In 1998 a former player, Melissa Jennings, sued Dorrance for sexual harassment. He had just cut her from the team. Initially, it appeared the suit was retaliation against Dorrance. However, Debbie Keller Hill, a former team captain, joined the suit. In October 2004 U.S. District Court Judge N. Carlton Tilley Jr. threw out the six-year lawsuit, stating the "behavior at issue does not constitute severe, pervasive and objectively offensive sexual harassment."[16] In April 2006 a three judge federal appeals panel voted to not reverse the judgement (2–1).[17] Jennings appealed to the full court with oral arguments taking place in October 2006.[18] Hill had earlier settled with the university for $70,000.[19]

The 4th U.S. Circuit Court of Appeals, after a rehearing by the full court, vacated summary judgment for defendants in Jennings' lawsuit. The April 9, 2007, decision allowed Jennings to proceed on her Title IX claim and on sexual harassment civil rights claims under 42 U.S.C. § 1983 against Dorrance and a university official.

The 4th Circuit Court found in favor of Dorrance, the majority opinion stating "When the evidence in this case is viewed most favorably to Jennings, the evidence shows that Dorrance used vulgar language and participated in sexual banter at practice with some women that he coached and that he once directed a vulgar question at Jennings. Jennings immediately responded to Dorrance’s vulgar question with her own profane reply and that ended the inquiry. Dorrance never touched, never threatened, never ogled, and never propositioned Jennings. Because no reasonable jury could find that Dorrance sexually harassed Jennings or find that Jennings’ other claims have merit, we affirm the judgment of the district court." The dissenting opinion, authored by Judge M. Blane Michael, said that Dorrance's conduct "went far beyond simple teasing and qualified as sexual harassment."[17]

On October 1, 2007, the U.S. Supreme Court denied a petition by the state Attorney General's Office for the court to hear a nine-year-old sexual harassment suit against UNC-Chapel Hill and its women's soccer coach, Anson Dorrance.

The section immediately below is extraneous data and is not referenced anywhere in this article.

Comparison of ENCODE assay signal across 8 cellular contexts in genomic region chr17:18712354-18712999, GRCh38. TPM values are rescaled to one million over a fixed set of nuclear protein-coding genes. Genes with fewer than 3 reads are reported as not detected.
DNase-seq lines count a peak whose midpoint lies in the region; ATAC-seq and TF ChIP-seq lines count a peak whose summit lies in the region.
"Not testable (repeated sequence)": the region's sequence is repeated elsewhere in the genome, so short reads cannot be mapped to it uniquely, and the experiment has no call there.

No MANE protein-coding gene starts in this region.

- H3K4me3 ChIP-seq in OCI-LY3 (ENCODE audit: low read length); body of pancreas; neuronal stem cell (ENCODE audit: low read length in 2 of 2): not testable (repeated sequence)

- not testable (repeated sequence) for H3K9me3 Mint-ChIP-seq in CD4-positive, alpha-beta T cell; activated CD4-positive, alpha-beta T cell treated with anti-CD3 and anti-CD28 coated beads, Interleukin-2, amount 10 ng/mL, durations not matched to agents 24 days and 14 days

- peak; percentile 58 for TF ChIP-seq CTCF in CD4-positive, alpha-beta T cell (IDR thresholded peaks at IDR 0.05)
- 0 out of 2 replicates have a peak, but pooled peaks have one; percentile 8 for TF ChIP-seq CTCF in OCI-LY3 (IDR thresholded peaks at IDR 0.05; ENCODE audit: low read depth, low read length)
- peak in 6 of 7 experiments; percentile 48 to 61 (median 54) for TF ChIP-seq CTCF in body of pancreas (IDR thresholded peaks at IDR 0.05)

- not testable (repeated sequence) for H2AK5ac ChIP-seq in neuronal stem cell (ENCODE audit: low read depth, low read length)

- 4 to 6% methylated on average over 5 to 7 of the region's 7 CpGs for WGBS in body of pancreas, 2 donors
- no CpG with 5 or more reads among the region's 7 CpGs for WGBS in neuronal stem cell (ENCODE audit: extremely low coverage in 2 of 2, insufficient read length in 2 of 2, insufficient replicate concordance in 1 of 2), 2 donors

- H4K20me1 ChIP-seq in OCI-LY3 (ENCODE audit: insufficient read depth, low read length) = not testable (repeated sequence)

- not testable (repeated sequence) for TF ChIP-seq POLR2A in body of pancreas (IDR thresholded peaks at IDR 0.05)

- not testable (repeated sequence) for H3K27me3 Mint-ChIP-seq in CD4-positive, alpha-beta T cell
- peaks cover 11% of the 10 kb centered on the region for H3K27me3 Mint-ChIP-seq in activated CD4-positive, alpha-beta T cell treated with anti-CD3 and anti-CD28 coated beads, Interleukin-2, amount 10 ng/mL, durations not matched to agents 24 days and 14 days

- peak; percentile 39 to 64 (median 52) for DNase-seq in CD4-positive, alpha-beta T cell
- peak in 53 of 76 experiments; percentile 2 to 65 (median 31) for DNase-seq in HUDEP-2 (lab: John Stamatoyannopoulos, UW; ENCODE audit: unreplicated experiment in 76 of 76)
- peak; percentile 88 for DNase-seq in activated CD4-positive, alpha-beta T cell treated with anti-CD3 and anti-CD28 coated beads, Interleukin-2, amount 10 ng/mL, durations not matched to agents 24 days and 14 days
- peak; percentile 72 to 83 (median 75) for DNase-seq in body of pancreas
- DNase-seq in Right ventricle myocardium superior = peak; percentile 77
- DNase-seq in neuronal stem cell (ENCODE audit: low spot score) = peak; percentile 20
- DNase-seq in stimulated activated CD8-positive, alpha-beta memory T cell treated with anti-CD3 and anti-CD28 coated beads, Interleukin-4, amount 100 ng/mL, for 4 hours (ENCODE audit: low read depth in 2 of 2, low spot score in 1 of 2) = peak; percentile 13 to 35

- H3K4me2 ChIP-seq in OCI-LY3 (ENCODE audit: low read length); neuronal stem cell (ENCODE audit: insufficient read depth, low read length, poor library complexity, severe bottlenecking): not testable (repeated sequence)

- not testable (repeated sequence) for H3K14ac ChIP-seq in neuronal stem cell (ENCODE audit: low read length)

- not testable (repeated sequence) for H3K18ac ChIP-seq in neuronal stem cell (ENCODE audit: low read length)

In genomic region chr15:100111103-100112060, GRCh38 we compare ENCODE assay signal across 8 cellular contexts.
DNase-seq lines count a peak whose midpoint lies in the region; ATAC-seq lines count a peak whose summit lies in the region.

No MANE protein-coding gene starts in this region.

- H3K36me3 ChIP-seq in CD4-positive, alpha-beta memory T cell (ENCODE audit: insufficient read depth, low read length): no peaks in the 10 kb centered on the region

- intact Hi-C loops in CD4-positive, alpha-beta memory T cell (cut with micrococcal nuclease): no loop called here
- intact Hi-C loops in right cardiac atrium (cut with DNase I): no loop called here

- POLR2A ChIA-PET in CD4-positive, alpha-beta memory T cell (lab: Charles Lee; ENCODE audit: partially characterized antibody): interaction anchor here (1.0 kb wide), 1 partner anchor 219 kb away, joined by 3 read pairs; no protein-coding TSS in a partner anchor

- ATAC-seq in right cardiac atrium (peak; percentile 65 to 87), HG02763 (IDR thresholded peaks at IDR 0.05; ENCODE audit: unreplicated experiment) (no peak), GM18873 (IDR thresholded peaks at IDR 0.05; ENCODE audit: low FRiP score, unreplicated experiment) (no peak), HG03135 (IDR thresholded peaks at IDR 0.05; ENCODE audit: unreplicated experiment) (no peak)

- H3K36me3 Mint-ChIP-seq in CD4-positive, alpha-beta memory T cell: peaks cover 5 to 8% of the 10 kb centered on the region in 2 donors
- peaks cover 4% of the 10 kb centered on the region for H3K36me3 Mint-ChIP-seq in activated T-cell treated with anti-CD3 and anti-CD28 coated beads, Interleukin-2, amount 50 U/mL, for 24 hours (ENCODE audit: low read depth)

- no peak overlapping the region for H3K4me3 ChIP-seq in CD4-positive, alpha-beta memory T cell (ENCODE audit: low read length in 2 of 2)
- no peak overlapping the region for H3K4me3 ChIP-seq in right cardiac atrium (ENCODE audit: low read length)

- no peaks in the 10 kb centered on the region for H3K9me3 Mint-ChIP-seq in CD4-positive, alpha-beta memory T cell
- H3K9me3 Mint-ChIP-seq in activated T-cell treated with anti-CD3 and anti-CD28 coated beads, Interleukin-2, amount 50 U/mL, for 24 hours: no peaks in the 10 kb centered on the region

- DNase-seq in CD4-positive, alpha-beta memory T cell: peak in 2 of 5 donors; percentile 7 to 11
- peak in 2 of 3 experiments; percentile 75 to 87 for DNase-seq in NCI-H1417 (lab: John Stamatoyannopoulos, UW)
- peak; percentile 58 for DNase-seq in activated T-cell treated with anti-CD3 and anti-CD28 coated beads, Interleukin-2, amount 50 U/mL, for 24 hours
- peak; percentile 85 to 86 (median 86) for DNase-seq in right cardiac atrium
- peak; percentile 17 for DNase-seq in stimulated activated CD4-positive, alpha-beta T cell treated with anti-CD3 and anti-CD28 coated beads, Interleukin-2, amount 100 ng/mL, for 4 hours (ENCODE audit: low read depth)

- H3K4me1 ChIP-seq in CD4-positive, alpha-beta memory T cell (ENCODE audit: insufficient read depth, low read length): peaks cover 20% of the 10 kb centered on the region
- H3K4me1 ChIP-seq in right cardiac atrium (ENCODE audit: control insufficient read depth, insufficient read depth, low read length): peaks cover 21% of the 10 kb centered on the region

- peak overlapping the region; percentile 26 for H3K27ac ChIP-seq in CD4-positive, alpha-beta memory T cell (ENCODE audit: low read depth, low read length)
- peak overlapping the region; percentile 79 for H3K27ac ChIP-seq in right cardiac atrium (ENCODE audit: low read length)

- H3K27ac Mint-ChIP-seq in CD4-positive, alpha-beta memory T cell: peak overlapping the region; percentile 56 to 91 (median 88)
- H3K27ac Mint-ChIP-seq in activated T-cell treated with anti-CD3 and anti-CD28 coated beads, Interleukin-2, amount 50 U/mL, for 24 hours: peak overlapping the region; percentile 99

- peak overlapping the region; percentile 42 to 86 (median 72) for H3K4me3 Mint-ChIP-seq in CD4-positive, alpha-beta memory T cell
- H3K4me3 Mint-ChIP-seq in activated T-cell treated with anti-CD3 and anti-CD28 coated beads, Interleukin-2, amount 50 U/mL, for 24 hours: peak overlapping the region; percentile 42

The refusal by the Supreme Court to hear the case meant that the 4th U.S. Circuit Court of Appeals ruling from 2007 would stand and the case could proceed to trial. On January 14, 2008, the suit was settled out of court and Melissa Jennings received $385,000, mostly used for legal fees. The university also reviewed its sexual harassment policies and procedures, and brought in an outside law professor to help. Dorrance was quoted saying. "I think for everyone concerned, it's a good thing. I really feel like both parties felt it had gone long enough." The coach issued a written apology to the player, her family, and team members saying that his comments were inappropriate.[20]

See also[edit]


  1. ^ a b c Lohse, Dave (September 19, 2021). "Serendipity has marked Anson Dorrance's illustrious career". University of North Carolina at Chapel Hill. Retrieved July 20, 2022.
  2. ^ a b Price, S.L. (December 7, 1998). "Anson Dorrance, the legendary North Carolina women's soccer coach, is sure he understands what makes a female athlete tick, and he has 15 national titles to prove it. So why are two former Tar Heels suing him for sexual harassment?". Sports Illustrated. Retrieved July 20, 2022.
  3. ^ "Perez and Dorrance elected to Hall of Fame". Fox Sports. March 10, 2008. Archived from the original on March 14, 2008. Retrieved March 11, 2008.
  4. ^ a b Bakewell, Carolyn (September 7, 1973). "Anson's final year". The Daily Tar Heel. Vol. 82, no. 8. Chapel Hill, North Carolina. p. 7. Retrieved July 20, 2022.
  5. ^ Ward, Kip (January 31, 1974). "Recruiting up for soccer squad". The Daily Tar Heel. Vol. 82, no. 91. Chapel Hill, North Carolina. p. 5. Retrieved July 20, 2022.
  6. ^ "Anson Dorrance". North Carolina Tar Heels. Archived from the original on April 19, 2022. Retrieved July 21, 2022.
  7. ^ "Allen resigns as soccer coach". The Daily Tar Heel. Vol. 83, no. 9. Chapel Hill, North Carolina. July 29, 1976. p. 10. Retrieved July 20, 2022.
  8. ^ Upchurch, Gene (August 30, 1976). "Dorrance to take reins as UNC soccer coach". The Daily Tar Heel. Vol. 84, no. 3. Chapel Hill, North Carolina. p. 13. Retrieved July 20, 2022.
  9. ^ "Tar Heels Soccer Media Guide" (PDF). Archived from the original (PDF) on March 4, 2016. Retrieved October 10, 2019.
  10. ^ "Archived copy" (PDF). Archived from the original (PDF) on September 30, 2007. Retrieved March 28, 2007.{{cite web}}: CS1 maint: archived copy as title (link)
  11. ^ "Explaining variation in the Sex Composition of Coaches for Women's Intercollegiate Athletic Teams" (PDF).[permanent dead link]
  12. ^ "Anson Dorrance". Archived from the original on August 30, 2008. Retrieved December 9, 2008.
  13. ^ "Numbers tell only half the story of UNC soccer coach's legacy". July 3, 2007.
  14. ^ a b U.S. Soccer Names Anson Dorrance 2016 Werner Fricker Builder Award Winner
  15. ^ Lisi 2010, p. 6
  16. ^ ESPN – Six-year-old suit dismissed days before trial – College Sports
  17. ^ a b "Archived copy" (PDF). Archived from the original (PDF) on December 19, 2006. Retrieved November 28, 2006.{{cite web}}: CS1 maint: archived copy as title (link)
  18. ^ | Suit against coach revived Archived July 18, 2006, at the Wayback Machine
  19. ^ "Harassment Case Involving Coach Settled". The New York Times. March 25, 2004. Retrieved April 25, 2010.
  20. ^ Sexual harassment suit settled, North Carolina's Dorrance can move on – World Soccer – Yahoo! Sports Archived January 18, 2008, at the Wayback Machine


External links[edit]